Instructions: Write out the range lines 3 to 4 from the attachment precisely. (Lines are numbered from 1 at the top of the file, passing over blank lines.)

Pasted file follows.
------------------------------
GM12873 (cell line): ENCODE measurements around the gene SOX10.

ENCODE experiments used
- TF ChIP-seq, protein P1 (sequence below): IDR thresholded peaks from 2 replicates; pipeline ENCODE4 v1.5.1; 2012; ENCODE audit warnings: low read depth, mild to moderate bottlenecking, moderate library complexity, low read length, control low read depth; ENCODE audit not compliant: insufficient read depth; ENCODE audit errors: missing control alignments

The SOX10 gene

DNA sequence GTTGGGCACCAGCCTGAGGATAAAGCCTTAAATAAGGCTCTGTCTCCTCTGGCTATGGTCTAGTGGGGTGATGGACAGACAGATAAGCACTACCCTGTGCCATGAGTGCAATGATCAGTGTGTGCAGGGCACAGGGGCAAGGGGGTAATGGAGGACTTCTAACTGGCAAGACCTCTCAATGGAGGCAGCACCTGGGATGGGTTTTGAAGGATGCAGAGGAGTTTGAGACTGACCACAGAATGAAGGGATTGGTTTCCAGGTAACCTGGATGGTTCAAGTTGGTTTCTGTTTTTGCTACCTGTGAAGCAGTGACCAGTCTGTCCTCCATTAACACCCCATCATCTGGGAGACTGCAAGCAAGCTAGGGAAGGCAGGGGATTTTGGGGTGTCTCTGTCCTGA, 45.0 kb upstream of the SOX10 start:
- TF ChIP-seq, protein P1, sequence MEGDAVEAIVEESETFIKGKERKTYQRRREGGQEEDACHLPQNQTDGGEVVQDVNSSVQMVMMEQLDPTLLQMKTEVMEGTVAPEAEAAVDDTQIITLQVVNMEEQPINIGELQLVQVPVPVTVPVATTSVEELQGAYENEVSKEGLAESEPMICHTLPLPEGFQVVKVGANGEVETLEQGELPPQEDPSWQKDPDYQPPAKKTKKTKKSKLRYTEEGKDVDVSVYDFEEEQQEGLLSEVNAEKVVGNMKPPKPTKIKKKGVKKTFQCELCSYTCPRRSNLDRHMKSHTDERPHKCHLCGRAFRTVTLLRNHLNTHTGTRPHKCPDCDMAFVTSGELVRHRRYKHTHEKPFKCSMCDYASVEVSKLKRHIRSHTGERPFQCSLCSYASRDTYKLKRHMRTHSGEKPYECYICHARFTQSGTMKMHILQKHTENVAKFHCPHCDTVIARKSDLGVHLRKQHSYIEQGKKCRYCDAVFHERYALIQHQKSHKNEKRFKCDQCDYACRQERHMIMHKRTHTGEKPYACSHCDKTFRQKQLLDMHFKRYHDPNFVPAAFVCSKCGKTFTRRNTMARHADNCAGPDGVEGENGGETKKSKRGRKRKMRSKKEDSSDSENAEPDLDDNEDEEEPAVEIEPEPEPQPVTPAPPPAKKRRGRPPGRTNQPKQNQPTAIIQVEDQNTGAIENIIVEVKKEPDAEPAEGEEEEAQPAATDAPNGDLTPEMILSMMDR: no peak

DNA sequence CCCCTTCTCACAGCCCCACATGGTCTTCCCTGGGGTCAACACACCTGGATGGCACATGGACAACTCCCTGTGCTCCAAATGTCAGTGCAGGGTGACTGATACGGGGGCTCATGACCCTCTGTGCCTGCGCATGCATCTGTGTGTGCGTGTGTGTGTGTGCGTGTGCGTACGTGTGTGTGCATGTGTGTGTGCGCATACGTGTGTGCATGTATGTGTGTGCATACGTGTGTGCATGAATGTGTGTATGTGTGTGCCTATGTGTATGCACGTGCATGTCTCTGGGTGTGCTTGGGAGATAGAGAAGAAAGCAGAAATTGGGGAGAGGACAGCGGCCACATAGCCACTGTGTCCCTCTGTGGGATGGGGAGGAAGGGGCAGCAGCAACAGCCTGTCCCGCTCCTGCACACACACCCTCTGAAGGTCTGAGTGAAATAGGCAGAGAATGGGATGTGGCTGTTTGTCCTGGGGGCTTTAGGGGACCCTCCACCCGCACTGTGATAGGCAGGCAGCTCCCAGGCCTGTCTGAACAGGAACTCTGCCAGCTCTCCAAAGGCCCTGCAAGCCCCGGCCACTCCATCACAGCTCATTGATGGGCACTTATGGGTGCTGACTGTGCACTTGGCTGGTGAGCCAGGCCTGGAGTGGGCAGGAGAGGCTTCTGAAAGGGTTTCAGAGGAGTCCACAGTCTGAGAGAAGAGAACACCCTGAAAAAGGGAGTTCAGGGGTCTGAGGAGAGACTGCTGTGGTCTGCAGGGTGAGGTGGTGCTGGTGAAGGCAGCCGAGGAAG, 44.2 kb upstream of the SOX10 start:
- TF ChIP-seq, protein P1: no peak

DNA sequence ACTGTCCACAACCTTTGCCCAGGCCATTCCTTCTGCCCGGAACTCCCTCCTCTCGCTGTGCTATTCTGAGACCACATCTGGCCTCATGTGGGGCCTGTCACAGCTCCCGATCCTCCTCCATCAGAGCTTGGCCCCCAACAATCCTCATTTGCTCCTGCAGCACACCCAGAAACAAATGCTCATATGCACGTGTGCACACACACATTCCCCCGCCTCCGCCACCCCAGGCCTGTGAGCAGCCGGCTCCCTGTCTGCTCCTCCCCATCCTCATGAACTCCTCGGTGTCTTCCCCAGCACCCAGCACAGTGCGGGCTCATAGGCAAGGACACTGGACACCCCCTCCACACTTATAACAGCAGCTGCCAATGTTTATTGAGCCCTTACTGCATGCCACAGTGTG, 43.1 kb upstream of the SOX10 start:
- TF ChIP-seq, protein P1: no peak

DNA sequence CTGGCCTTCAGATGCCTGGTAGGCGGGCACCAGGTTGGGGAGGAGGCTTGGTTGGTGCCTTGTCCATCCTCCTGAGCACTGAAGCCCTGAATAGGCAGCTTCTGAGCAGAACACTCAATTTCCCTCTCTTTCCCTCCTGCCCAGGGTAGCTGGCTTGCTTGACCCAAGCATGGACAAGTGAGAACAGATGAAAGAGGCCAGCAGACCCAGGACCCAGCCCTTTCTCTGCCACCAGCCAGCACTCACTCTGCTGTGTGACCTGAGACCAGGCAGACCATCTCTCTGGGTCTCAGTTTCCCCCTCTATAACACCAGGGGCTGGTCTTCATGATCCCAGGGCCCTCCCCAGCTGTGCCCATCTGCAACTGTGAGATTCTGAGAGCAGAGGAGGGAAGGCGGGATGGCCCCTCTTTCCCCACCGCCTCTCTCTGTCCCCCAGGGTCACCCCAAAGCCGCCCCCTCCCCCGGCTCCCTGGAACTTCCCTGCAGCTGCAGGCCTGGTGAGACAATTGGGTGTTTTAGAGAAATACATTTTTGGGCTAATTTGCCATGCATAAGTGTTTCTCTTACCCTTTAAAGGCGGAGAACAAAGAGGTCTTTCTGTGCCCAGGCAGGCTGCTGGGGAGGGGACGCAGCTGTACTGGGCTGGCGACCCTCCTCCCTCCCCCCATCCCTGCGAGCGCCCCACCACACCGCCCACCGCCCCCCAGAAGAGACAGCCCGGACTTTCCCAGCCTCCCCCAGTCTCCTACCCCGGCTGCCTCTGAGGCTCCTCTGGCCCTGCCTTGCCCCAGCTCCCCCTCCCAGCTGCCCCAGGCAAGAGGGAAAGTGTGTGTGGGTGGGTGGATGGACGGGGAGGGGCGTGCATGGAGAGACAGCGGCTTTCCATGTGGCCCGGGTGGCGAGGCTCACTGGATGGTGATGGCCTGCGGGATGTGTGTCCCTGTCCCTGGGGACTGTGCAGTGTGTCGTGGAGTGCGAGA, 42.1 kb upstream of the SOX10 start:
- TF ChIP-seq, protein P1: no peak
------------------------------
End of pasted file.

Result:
- TF ChIP-seq, protein P1 (sequence below): IDR thresholded peaks from 2 replicates; pipeline ENCODE4 v1.5.1; 2012; ENCODE audit warnings: low read depth, mild to moderate bottlenecking, moderate library complexity, low read length, control low read depth; ENCODE audit not compliant: insufficient read depth; ENCODE audit errors: missing control alignments

The SOX10 gene